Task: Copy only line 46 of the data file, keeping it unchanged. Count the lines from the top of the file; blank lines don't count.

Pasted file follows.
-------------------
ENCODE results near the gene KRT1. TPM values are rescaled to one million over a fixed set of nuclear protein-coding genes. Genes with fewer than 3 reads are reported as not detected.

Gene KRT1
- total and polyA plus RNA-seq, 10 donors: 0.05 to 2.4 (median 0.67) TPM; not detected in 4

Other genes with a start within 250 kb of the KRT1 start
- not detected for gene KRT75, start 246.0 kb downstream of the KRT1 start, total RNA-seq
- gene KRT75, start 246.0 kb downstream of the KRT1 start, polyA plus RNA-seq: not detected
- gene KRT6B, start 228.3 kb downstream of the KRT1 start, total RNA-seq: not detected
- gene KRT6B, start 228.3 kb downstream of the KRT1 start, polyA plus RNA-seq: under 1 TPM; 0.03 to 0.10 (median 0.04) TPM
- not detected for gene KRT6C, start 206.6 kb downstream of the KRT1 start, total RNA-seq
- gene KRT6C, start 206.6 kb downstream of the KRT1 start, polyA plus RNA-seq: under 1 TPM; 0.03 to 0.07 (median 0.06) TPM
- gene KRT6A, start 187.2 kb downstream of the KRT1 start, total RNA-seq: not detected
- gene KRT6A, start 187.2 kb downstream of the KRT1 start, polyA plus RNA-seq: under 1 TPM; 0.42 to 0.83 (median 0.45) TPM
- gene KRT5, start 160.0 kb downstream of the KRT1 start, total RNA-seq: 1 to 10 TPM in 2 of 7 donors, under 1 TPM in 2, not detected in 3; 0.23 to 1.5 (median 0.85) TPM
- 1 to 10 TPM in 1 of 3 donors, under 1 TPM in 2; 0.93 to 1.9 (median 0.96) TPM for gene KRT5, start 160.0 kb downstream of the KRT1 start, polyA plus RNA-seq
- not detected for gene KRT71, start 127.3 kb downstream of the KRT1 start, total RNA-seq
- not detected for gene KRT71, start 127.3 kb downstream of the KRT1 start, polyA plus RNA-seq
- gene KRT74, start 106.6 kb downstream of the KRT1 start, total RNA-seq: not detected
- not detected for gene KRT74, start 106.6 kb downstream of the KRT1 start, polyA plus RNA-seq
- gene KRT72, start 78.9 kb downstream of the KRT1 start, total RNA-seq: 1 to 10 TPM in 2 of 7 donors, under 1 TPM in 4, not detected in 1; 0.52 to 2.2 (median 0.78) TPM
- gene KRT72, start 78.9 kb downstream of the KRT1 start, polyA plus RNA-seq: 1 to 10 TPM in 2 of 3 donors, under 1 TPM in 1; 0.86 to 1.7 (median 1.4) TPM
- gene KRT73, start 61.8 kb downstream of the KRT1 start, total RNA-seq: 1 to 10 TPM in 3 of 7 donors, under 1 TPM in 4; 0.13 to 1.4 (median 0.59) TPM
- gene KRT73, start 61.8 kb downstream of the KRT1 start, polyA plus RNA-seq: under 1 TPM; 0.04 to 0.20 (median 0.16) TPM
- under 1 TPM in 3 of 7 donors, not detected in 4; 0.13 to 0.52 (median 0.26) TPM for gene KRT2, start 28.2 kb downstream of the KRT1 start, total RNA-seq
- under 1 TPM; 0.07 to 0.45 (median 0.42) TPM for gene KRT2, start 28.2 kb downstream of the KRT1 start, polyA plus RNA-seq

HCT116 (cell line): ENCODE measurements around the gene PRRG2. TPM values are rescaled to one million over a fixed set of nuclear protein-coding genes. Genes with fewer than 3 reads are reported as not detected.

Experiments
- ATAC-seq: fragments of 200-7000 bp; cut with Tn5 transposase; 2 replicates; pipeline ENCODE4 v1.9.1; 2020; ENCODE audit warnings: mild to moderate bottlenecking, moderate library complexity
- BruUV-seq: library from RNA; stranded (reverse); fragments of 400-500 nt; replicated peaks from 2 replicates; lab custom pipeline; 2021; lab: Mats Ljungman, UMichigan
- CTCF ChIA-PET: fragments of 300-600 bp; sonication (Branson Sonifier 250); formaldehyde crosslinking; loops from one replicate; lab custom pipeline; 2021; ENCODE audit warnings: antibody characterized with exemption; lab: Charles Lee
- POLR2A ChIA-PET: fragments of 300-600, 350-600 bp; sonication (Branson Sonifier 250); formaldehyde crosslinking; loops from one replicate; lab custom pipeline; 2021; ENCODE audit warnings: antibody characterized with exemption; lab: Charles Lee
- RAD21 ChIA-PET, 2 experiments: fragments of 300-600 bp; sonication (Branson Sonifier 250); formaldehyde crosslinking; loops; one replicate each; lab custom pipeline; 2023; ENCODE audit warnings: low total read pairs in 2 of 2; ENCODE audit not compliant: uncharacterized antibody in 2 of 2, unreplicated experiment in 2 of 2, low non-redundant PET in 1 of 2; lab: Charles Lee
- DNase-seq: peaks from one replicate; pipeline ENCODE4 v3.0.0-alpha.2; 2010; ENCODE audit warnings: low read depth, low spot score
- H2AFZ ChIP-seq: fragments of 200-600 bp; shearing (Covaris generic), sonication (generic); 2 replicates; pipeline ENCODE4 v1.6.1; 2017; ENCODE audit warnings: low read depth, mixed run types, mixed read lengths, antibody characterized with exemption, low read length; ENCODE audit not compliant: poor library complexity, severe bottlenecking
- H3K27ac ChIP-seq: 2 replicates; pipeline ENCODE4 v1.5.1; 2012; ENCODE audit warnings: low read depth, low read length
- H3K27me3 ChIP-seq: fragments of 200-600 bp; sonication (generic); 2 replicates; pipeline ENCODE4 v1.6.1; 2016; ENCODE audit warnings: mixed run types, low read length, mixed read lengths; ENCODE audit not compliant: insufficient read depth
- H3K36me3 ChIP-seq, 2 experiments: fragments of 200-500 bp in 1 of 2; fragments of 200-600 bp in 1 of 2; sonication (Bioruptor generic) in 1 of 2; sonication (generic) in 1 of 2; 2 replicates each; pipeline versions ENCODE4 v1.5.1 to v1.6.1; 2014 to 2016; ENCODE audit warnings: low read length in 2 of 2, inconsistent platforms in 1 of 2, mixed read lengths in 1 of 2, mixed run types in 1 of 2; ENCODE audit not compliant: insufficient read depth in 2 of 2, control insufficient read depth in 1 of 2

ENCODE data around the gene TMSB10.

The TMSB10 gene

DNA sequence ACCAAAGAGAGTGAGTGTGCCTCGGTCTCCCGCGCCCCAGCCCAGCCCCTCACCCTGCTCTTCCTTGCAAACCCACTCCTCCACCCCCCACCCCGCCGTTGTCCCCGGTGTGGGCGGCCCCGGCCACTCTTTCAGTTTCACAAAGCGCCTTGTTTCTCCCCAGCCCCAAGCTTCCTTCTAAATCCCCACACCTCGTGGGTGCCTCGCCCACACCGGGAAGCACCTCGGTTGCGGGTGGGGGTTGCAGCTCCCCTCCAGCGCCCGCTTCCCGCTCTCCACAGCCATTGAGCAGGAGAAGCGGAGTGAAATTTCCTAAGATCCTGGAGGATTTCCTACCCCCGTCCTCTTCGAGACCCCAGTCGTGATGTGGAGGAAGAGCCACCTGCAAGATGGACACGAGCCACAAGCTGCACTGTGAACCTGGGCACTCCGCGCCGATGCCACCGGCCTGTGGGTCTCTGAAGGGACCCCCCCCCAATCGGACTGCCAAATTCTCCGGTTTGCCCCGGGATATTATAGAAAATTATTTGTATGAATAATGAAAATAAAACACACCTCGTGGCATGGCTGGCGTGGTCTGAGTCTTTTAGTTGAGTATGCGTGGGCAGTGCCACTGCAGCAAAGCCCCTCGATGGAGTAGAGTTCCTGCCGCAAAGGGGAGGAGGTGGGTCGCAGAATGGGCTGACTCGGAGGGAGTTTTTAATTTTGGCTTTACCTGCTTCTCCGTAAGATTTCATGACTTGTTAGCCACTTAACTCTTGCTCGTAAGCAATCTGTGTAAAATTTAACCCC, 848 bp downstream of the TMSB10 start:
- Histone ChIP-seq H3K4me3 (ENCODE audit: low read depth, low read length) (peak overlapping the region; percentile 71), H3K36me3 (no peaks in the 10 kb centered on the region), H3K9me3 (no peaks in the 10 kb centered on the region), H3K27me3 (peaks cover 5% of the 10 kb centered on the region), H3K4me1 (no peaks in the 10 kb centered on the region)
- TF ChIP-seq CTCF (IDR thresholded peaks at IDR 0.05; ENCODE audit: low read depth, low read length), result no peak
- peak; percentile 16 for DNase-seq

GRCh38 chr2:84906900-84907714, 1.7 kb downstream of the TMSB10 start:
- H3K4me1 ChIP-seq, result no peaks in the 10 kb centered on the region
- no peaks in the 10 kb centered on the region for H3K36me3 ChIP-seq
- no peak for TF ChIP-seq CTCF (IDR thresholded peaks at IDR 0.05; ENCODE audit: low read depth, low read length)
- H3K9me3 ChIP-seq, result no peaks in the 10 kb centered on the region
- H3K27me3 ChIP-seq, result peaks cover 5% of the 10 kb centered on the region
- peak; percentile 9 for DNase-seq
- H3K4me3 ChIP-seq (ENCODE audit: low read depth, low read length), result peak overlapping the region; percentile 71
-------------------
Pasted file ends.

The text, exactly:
- no peak for TF ChIP-seq CTCF (IDR thresholded peaks at IDR 0.05; ENCODE audit: low read depth, low read length)